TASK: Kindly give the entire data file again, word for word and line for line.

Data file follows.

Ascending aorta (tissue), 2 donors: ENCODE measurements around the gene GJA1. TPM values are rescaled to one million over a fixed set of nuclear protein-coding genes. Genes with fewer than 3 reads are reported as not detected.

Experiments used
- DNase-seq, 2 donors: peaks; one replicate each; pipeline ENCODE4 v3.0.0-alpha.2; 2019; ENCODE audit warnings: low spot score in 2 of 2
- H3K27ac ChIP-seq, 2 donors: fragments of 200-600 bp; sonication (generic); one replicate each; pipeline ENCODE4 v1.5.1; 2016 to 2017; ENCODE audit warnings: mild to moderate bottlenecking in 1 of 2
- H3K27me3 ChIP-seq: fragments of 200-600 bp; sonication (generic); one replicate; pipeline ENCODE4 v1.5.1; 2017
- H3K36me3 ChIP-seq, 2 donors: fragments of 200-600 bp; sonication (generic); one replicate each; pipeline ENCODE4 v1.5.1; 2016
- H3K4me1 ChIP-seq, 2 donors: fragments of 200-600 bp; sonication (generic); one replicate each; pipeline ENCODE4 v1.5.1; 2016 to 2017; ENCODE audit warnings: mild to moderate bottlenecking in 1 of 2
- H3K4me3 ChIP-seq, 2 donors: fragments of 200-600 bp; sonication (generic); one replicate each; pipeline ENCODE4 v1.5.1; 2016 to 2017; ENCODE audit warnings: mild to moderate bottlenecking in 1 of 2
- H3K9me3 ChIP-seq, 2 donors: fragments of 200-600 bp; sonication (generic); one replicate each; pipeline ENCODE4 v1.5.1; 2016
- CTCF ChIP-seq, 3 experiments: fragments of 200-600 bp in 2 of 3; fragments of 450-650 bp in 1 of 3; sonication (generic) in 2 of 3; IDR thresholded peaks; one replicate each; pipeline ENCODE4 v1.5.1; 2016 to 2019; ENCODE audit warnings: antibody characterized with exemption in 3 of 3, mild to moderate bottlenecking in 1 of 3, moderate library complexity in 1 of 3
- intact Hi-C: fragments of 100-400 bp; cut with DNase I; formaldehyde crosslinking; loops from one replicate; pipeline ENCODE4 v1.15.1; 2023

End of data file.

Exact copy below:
Ascending aorta (tissue), 2 donors: ENCODE measurements around the gene GJA1. TPM values are rescaled to one million over a fixed set of nuclear protein-coding genes. Genes with fewer than 3 reads are reported as not detected.

Experiments used
- DNase-seq, 2 donors: peaks; one replicate each; pipeline ENCODE4 v3.0.0-alpha.2; 2019; ENCODE audit warnings: low spot score in 2 of 2
- H3K27ac ChIP-seq, 2 donors: fragments of 200-600 bp; sonication (generic); one replicate each; pipeline ENCODE4 v1.5.1; 2016 to 2017; ENCODE audit warnings: mild to moderate bottlenecking in 1 of 2
- H3K27me3 ChIP-seq: fragments of 200-600 bp; sonication (generic); one replicate; pipeline ENCODE4 v1.5.1; 2017
- H3K36me3 ChIP-seq, 2 donors: fragments of 200-600 bp; sonication (generic); one replicate each; pipeline ENCODE4 v1.5.1; 2016
- H3K4me1 ChIP-seq, 2 donors: fragments of 200-600 bp; sonication (generic); one replicate each; pipeline ENCODE4 v1.5.1; 2016 to 2017; ENCODE audit warnings: mild to moderate bottlenecking in 1 of 2
- H3K4me3 ChIP-seq, 2 donors: fragments of 200-600 bp; sonication (generic); one replicate each; pipeline ENCODE4 v1.5.1; 2016 to 2017; ENCODE audit warnings: mild to moderate bottlenecking in 1 of 2
- H3K9me3 ChIP-seq, 2 donors: fragments of 200-600 bp; sonication (generic); one replicate each; pipeline ENCODE4 v1.5.1; 2016
- CTCF ChIP-seq, 3 experiments: fragments of 200-600 bp in 2 of 3; fragments of 450-650 bp in 1 of 3; sonication (generic) in 2 of 3; IDR thresholded peaks; one replicate each; pipeline ENCODE4 v1.5.1; 2016 to 2019; ENCODE audit warnings: antibody characterized with exemption in 3 of 3, mild to moderate bottlenecking in 1 of 3, moderate library complexity in 1 of 3
- intact Hi-C: fragments of 100-400 bp; cut with DNase I; formaldehyde crosslinking; loops from one replicate; pipeline ENCODE4 v1.15.1; 2023